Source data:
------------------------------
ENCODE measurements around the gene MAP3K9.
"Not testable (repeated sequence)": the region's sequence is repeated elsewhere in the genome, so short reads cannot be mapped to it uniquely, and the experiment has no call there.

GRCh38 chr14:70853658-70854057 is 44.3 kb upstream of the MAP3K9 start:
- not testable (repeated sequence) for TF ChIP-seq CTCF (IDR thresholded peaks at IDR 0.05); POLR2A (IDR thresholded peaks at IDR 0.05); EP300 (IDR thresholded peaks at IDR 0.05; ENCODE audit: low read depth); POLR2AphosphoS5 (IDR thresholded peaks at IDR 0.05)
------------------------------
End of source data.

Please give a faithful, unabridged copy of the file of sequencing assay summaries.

ENCODE measurements around the gene MAP3K9.
"Not testable (repeated sequence)": the region's sequence is repeated elsewhere in the genome, so short reads cannot be mapped to it uniquely, and the experiment has no call there.

GRCh38 chr14:70853658-70854057 is 44.3 kb upstream of the MAP3K9 start:
- not testable (repeated sequence) for TF ChIP-seq CTCF (IDR thresholded peaks at IDR 0.05); POLR2A (IDR thresholded peaks at IDR 0.05); EP300 (IDR thresholded peaks at IDR 0.05; ENCODE audit: low read depth); POLR2AphosphoS5 (IDR thresholded peaks at IDR 0.05)